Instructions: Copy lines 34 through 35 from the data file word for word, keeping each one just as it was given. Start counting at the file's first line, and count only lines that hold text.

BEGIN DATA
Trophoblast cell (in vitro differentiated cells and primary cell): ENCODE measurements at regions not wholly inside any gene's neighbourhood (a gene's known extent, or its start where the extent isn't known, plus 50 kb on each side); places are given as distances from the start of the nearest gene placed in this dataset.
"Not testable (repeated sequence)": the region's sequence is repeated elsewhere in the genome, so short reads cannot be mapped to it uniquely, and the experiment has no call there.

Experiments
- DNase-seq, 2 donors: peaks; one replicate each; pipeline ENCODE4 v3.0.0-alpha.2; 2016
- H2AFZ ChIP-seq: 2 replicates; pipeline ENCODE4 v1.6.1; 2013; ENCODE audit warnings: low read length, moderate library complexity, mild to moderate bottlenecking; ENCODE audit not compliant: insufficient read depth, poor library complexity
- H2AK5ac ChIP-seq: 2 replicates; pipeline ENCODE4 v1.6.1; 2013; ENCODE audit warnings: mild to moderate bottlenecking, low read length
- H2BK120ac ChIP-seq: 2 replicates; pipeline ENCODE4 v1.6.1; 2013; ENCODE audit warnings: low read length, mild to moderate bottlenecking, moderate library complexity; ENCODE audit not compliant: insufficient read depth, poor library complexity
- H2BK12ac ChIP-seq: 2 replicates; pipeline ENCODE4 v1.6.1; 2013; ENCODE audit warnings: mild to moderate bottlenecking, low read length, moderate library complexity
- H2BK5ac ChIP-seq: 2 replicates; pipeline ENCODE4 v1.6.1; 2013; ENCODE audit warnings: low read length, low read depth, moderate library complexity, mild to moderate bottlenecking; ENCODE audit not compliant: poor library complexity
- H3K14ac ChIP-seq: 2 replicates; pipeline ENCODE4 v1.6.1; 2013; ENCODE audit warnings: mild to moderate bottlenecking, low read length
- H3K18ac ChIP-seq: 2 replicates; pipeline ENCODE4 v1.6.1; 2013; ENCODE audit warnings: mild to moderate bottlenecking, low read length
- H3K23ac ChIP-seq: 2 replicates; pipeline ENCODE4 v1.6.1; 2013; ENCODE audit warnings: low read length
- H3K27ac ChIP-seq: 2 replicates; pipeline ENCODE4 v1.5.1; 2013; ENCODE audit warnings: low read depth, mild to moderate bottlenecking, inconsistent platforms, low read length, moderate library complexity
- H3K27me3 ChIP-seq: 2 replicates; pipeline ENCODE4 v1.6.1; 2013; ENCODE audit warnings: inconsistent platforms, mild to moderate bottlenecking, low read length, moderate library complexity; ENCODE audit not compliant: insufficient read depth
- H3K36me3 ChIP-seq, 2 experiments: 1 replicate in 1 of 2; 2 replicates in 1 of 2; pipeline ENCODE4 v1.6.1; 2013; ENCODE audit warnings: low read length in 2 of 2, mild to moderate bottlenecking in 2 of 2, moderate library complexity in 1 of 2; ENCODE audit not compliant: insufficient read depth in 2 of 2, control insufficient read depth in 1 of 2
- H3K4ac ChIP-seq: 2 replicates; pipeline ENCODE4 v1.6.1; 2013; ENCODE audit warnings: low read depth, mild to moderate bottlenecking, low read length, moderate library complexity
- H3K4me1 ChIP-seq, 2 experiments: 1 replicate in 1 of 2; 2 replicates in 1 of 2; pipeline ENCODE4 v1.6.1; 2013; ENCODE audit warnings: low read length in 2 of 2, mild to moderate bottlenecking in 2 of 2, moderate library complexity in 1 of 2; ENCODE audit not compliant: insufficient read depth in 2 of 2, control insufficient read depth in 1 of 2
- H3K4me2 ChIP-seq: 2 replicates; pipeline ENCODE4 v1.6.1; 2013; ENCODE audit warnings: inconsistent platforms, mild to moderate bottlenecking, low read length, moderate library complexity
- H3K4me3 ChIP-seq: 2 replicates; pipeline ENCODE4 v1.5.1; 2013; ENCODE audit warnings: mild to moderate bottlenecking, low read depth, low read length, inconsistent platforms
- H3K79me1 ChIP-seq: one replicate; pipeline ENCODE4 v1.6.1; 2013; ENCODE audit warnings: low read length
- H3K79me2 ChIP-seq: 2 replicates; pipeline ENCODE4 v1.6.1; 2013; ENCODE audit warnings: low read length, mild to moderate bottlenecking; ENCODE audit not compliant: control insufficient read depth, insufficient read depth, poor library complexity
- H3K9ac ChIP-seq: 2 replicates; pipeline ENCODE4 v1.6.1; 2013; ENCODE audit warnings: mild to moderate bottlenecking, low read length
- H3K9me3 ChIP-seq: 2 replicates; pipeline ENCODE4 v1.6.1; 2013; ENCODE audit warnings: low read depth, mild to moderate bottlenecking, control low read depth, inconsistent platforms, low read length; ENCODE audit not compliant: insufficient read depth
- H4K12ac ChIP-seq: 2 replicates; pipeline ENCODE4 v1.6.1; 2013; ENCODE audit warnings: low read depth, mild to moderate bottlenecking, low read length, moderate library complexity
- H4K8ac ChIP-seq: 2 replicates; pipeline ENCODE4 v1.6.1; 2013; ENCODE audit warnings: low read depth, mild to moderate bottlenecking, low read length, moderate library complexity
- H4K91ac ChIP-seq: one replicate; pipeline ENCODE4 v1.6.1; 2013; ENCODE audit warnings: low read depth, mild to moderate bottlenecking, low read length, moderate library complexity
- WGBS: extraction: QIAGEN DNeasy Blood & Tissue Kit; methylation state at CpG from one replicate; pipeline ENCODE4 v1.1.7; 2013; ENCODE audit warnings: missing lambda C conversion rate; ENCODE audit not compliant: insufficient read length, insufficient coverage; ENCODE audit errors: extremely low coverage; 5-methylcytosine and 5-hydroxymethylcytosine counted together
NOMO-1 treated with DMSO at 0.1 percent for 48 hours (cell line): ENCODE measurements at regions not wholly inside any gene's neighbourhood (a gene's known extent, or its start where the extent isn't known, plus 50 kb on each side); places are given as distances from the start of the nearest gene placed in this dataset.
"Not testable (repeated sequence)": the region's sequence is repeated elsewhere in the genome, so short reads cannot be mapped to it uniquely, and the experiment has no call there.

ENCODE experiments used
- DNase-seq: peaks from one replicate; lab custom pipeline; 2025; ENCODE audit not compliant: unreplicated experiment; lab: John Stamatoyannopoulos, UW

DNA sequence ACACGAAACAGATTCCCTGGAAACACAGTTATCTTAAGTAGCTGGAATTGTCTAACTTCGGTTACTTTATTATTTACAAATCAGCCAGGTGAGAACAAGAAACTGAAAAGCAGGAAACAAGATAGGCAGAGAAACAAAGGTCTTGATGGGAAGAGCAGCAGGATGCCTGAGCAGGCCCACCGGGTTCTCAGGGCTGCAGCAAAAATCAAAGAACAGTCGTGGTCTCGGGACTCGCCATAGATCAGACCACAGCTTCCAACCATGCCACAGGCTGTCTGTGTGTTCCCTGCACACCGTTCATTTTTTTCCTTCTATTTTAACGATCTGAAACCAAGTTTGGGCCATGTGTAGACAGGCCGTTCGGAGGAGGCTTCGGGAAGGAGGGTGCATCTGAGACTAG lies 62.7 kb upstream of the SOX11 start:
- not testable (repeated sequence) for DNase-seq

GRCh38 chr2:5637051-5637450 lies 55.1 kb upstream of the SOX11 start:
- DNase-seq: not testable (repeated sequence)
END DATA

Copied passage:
GRCh38 chr2:5637051-5637450 lies 55.1 kb upstream of the SOX11 start:
- DNase-seq: not testable (repeated sequence)